Percy Sutton, the pioneering civil rights attorney who represented Malcolm X before launching successful careers as a political power broker and media mogul, died at age 89.
Thousands of people gathered at Riverside Church in Manhattan to celebrate the life of Percy Sutton, the pioneering civil rights attorney who fought as a Tuskegee airmen, once represented Malcolm X, rescued the Apollo Theater and was the dean of Harlem political world.
Speaking to the people gathered in the church's pews, U.S. Attorney General Eric Holder called Sutton "one of the nation's true heroes."
"I admired, respected and worked for him," Attorney General Eric Holder said of Sutton who died on Dec. 26, 2009 in Manhattan at the age of 89. . "The opportunities given to my generation were paid for by his."
The Revs. Jesse Jackson and Al Sharpton were among a group that escorted Sutton's relatives into the church. In a chapel near the main sanctuary, Sutton lay in a coffin, dressed in a Navy blue suit, white shirt and a tie.
"The tallest tree in our forest has fallen," Jackson said. "You've paved the way, Mr. Chairman. Be at rest."
Sutton's granddaughter Keisha Sutton-James said, "He was and is my hero."
Also attending were Rep. Charles Rangel, Gov. David Paterson, Mayor Michael Bloomberg, Sen. Chuck Schumer and former Mayor David Dinkins, who credited Sutton for defining black political power throughout the state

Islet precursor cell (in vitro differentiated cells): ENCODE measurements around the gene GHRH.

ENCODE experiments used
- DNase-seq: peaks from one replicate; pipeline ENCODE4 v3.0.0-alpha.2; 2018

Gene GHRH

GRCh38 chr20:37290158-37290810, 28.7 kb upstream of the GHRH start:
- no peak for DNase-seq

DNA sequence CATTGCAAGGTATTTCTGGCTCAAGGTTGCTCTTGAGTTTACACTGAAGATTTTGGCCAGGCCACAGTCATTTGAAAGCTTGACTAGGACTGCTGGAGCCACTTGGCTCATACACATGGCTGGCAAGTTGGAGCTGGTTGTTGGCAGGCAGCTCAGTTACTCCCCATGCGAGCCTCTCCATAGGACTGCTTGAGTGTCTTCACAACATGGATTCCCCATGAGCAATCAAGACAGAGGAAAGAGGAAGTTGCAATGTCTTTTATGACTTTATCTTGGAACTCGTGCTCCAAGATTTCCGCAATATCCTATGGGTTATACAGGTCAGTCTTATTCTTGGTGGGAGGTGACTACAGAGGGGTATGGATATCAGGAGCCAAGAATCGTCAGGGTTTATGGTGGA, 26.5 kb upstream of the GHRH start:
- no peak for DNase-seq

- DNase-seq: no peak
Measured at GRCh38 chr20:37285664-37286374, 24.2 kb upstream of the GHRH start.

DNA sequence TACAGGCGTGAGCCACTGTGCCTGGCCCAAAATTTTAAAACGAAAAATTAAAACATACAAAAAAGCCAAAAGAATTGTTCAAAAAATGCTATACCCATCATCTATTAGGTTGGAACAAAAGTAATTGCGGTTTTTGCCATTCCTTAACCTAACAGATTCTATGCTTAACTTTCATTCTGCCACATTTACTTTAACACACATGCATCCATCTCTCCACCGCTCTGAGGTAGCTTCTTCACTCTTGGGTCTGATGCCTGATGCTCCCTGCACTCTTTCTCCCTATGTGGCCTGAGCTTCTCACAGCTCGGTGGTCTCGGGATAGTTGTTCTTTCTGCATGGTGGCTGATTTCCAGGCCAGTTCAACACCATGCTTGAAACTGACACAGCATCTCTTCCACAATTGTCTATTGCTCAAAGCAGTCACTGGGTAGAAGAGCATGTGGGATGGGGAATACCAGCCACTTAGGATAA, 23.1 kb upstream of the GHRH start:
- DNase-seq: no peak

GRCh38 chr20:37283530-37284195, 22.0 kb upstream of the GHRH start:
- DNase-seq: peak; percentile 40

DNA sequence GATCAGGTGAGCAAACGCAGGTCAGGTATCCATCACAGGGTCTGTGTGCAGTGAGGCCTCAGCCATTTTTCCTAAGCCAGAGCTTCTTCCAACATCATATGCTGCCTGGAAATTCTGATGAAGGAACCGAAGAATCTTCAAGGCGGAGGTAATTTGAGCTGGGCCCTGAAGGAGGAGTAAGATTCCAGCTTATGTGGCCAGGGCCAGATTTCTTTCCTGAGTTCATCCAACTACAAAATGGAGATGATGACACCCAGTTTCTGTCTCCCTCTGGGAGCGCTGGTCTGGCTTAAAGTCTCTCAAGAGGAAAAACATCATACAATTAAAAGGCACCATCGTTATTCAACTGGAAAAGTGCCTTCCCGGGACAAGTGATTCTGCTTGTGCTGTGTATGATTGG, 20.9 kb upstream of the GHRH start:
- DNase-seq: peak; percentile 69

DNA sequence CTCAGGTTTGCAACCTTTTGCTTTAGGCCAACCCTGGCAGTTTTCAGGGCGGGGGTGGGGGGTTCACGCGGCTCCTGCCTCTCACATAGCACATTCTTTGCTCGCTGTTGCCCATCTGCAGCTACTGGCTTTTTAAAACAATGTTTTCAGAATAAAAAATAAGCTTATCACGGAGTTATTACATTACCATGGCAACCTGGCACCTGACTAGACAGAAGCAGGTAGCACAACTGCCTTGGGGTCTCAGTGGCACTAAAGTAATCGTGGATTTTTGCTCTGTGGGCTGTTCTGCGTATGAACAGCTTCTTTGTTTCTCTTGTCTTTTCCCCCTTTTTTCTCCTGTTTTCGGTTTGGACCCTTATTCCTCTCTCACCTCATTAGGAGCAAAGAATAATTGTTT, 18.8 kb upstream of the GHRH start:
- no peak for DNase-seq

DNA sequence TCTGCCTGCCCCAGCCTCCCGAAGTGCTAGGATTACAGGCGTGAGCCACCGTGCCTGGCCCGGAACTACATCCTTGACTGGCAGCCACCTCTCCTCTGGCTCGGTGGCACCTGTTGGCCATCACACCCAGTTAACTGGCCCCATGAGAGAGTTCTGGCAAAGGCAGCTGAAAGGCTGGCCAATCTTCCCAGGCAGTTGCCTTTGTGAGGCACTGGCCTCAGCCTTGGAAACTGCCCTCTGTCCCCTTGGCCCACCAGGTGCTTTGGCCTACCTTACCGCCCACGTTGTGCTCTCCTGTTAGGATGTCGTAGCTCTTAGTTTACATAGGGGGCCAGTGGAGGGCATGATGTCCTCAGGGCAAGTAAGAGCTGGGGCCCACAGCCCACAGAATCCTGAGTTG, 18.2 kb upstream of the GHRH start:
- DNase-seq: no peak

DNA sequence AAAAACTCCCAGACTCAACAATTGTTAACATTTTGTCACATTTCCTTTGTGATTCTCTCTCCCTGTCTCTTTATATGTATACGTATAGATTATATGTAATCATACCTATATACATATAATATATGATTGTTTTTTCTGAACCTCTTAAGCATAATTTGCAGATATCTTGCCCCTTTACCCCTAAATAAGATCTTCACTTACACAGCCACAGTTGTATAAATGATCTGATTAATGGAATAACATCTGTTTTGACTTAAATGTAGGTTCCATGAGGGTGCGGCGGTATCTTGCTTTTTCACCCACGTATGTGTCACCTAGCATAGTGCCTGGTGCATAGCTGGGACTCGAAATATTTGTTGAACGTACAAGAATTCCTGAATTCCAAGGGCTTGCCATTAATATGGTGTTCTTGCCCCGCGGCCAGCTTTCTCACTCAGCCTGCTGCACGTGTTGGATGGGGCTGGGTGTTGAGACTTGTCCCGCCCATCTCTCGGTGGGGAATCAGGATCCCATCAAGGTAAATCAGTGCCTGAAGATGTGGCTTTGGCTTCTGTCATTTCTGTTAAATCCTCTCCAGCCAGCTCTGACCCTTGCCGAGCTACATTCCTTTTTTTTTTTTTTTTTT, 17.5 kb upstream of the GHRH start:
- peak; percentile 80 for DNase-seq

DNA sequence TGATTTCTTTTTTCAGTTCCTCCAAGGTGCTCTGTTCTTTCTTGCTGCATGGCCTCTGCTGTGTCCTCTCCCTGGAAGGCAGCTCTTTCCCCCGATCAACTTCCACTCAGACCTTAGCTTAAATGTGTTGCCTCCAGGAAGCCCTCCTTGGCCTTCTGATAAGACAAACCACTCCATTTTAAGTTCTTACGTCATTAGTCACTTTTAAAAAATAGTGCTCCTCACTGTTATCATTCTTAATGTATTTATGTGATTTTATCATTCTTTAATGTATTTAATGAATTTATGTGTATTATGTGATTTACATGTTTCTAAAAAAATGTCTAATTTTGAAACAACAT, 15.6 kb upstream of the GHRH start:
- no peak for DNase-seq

"When history speaks of Percy Sutton, it will speak of a dynamic man," said Dinkins.
"He was more than the engineer of the Gang of Four, he was our inspiration, our mentor," Dinkins said of the name given to himself, Sutton, Congressman Charles Rangel and Basil Paterson. "We were four and now we our three"
"Had there been no Chairman Sutton," said Dinkins, the city's only black mayor. "There certainly would not have been a Mayor Dinkins"
Baseball legend Jackie Robinson's widow, Rachel, arrived early at the packed church and appeared visibly shaken. She said her family loved and admired Sutton, who was her son's godfather. City Councilwoman Inez Dickens praised Sutton as a man who left an indelible mark on many areas of human endeavor.
"Today the village of Harlem celebrates the life of Percy Sutton," said Dickens. "Unmatched statesman, business acumen unsurpassed, aviator, defiant, civil rights champion -- rest in peace Mr. chairman. You.have served us well.
After the service, the funeral procession will stop briefly in front of The Apollo Theater, which Sutton bought in 1981 and renovated. Operations of the landmark theater were later taken over by a nonprofit foundation.
"The Apollo and its staff stand on the shoulders of Mr. Sutton as the theater continues to flourish," Jonelle Procope, president and CEO of Apollo Theater Foundation Inc., said upon news of his death. "(He) will be greatly missed and will always be an integral part of the Apollo legacy."
The son of a slave, Sutton became a fixture on 125th Street in Harlem after moving to New York City following his service with the famed Tuskegee Airmen in World War II.
The consummate politician, Sutton served in the New York State Assembly before taking over as Manhattan borough president in 1966, becoming the highest-ranking black elected official in the state.
Sutton also mounted unsuccessful campaigns for the U.S. Senate and mayor of New York, and served as political mentor for Rev. Jackson's two presidential bids.